Because Medicare will cover approximately 2.67 million joint replacements by 2035, multiplied by the approximate financial savings of at least $85,000 per surgery by 2035. The author has determined that Medicare will save over $227 billion by reimbursing hospitals at the HSCRC-approved rate schedule instead of the Medicare DRGs model rates [10].

In addition, Medicare will cover approximately 2.35 million joint replacements surgeries by 2040, multiplied by the approximate financial savings of $119,000 per surgery in 2040. The author believes that Medicare will save over $280 billion by reimbursing hospitals at HSCRC-approved rates, instead of the Medicare DRGs model rates [11].

What is the Maryland Model (1971-2013)

Historically, had the nation’s hospital costs grown at the state of Maryland’s rate of growth, the cumulative savings would have exceeded $1.8 trillion between 1976 and 2007 [5], nearly $2.3 trillion in 2021 dollars. This savings includes the “reasonable costs” of uncompensated care in the Maryland payment rates that grew from $36 million in 1977 to $927 million in 2007, shared across all hospitals statewide. Additionally, the American Hospital Association data illustrates that the average hospital markup of charges over costs nationally had increased from 20 percent in 1980 to more than 187 percent by 2008. During the same period, the HSCRC-approved Maryland average hospital markups ranged from 18 percent in 1980 to only 22 percent by 2008 [5]. A former executive direction of the HSCRC boiled down this impressive success to three main reasons.

First, uniform approach. The HSCRC system ties all the stakeholders together under a common set of rules; it provides clear mandates and allows for flexibility of design. Since 1971, the HSCRC collected data on the costs, patient volume, and financial condition of hospitals, as well as patient-level inpatient and outpatient data. Their innovation was creating robust auditing and compliance to ensure pricing and data-submission requirements. Today, these detailed databases monitor forty-seven general acute, three specialties, and three private psychiatric hospitals in Maryland. The uniform approach, coupled with strong incentives for acting quickly, contributes to the commission’s cooperative rule making among Medicare, Medicaid, and commercial players.

Second, insulated from conflicts of interests. All parties are accountable to the public. Harold Cohen, the founding executive director of the HSCRC who worked for 38 years in the system, noted that the HSCRC had political, legal, and budgetary independence as a freestanding agency; therefore, insulating its work from conflicts of interests, regulatory impositions, and political meddling. This freedom allows the HSCRC to solicit input from all interested parties in order to work in the broad “public interest.” From an operational viewpoint, the agency remains governed by seven volunteer commissioners appointed by the governor for four-year staggered terms. Commissioners are recruited from an array of health care backgrounds and expertise, but no more than three can have provider affiliations. Day-to-day operations are performed by fewer than 30 full-time staff with expertise in accounting, data systems, hospital financing, and policy development. Its annual budget is funded through user fees and is not subject to the constraints of Maryland’s general fund [5].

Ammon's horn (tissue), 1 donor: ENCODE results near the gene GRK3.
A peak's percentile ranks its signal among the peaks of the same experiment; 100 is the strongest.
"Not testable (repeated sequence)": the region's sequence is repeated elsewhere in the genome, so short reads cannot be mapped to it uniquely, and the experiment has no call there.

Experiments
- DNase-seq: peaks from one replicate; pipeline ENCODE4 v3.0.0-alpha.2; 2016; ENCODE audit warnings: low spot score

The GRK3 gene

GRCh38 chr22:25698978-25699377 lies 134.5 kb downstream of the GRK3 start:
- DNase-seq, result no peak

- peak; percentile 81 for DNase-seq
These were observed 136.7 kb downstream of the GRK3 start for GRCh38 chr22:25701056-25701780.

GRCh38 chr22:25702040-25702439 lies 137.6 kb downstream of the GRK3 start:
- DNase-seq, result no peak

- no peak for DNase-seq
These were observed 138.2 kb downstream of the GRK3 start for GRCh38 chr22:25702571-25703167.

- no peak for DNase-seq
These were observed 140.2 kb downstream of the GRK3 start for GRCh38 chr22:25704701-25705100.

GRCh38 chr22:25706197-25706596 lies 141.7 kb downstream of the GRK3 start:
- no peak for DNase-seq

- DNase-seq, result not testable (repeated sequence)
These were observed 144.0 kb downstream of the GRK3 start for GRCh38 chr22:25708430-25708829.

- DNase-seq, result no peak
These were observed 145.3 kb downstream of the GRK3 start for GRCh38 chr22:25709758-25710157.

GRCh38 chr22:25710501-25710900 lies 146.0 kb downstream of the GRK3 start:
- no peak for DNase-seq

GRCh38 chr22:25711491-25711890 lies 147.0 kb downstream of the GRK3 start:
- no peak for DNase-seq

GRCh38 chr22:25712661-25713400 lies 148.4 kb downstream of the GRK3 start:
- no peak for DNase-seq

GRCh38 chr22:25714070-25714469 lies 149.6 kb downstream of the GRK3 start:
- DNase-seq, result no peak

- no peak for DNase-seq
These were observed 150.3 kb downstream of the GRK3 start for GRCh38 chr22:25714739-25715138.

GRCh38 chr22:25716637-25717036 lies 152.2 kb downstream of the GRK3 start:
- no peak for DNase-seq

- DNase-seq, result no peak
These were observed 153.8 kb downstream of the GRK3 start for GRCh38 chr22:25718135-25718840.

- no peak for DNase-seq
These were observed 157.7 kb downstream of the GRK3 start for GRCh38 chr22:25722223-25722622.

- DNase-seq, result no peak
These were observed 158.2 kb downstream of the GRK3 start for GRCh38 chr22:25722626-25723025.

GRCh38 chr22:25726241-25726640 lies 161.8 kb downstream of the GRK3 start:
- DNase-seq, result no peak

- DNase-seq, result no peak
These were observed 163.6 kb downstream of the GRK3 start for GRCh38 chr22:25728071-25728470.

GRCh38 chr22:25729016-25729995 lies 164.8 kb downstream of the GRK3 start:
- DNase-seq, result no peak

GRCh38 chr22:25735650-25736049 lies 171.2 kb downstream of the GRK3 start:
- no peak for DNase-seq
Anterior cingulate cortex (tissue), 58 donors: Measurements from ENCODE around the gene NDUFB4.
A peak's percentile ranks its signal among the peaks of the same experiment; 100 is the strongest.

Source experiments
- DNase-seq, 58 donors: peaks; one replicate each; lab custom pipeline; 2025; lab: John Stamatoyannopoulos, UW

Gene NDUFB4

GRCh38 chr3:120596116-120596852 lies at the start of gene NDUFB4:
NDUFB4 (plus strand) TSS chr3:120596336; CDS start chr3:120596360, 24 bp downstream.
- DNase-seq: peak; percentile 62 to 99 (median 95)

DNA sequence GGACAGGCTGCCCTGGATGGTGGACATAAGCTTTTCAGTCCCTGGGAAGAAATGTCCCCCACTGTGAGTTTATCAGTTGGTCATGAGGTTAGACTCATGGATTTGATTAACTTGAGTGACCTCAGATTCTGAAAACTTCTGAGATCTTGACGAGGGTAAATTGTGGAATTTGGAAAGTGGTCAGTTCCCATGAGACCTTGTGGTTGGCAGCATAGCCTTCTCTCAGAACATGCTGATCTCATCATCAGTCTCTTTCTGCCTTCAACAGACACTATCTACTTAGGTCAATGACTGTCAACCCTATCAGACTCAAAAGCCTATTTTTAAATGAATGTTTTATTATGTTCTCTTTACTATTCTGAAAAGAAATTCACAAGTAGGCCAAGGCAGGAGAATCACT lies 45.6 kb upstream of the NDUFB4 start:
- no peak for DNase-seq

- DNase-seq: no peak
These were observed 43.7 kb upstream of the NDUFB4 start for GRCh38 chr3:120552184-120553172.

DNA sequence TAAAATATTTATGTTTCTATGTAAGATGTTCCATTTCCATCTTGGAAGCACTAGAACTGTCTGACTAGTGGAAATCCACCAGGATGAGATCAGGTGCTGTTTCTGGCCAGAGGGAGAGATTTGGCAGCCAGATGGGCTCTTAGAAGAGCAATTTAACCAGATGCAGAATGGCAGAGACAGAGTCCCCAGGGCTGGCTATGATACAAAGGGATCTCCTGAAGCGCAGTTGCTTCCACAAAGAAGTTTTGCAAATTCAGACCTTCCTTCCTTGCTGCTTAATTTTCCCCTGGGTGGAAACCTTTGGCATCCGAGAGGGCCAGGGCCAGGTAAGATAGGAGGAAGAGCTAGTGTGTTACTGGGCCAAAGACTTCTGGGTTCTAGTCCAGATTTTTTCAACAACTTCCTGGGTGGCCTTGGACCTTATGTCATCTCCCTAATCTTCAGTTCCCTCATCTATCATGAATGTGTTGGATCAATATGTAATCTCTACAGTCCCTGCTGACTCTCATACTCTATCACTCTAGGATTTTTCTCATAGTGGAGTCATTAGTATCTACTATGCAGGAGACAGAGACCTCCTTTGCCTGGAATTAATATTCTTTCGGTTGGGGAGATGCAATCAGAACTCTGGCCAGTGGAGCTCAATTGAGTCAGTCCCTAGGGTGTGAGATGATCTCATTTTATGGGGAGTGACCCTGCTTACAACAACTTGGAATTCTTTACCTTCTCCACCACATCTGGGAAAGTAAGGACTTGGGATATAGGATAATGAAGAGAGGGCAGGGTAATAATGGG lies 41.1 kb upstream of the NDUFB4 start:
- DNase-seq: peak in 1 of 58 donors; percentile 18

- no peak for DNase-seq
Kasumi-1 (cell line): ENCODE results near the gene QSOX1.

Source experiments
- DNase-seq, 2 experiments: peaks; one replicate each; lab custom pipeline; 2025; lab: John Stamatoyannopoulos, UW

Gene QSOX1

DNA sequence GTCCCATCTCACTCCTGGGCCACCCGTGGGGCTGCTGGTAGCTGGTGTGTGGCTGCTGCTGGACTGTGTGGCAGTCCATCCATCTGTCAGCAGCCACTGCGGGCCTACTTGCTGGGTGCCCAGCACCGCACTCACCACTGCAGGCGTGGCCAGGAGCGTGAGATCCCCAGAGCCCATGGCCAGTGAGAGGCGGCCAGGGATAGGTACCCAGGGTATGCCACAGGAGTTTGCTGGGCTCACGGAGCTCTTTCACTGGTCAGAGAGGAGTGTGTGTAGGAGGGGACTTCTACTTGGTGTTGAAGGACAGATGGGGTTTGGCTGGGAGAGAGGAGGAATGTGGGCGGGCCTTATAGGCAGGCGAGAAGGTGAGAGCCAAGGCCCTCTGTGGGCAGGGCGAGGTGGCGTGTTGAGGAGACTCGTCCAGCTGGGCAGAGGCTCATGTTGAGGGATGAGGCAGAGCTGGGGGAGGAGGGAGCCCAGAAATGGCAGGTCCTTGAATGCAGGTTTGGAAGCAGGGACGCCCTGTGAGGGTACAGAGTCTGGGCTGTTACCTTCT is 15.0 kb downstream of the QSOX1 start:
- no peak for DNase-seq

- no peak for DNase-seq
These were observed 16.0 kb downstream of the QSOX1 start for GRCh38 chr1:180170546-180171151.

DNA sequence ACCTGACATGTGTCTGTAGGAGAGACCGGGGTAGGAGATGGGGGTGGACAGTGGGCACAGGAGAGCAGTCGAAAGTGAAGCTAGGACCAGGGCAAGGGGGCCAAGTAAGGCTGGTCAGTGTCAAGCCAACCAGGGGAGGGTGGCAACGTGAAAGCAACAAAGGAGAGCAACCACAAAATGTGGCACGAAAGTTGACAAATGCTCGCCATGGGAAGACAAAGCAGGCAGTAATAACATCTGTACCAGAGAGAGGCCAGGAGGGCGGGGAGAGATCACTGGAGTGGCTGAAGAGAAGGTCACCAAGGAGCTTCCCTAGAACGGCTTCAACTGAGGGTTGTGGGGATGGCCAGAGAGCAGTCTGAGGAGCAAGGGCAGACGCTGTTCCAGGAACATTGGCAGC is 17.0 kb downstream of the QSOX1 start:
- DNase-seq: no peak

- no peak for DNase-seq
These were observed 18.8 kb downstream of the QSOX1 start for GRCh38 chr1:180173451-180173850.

Third, flexible approach. Eugene Feinblatt wrote the law that created the Health Services Cost Review Commission (HSCRC), giving broad responsibilities regarding the public disclosure of hospital financial and trustee relationships [12]. At the time, the Maryland legislature envisioned an independent government agency to create a system that would provide financial stability and focus on constraining hospital costs, rather than controlling hospital profits. These broad powers would assign the everyday details up to the HSCRC, as it adapted this rate system to the changing dynamics of the times [13]. The HSCRC provided consistent payment incentives and remained laser-focused on cost control via overall hospital budget constraints. Hospital managers had the freedom and flexibility to allocate resources towards boosting operational improvements, rewarding the more “efficient and effective” hospitals with resulting savings, and directly boosting their financial solvency. This methodology aligned statewide rewards and penalties in the direction of the financial solvency of the “efficient and effective” hospitals.

What is the HSCRC’s Regulatory Approach

With its innovative database, the HSCRC now had a tool to monitor hospitals providing “efficient and effective” care (as defined by the HSCRC) to operate on a solvency basis alone. There were no discounts to specific payers, and the financial burden uncompensated care is shared by all providers. The HSCRC developed clear, attainable, and strong financial incentives for hospitals to improve their operations in defined areas, and because the hospitals could keep all the savings from the operational improvements, the hospitals constantly worked on improving their financial health and solvency.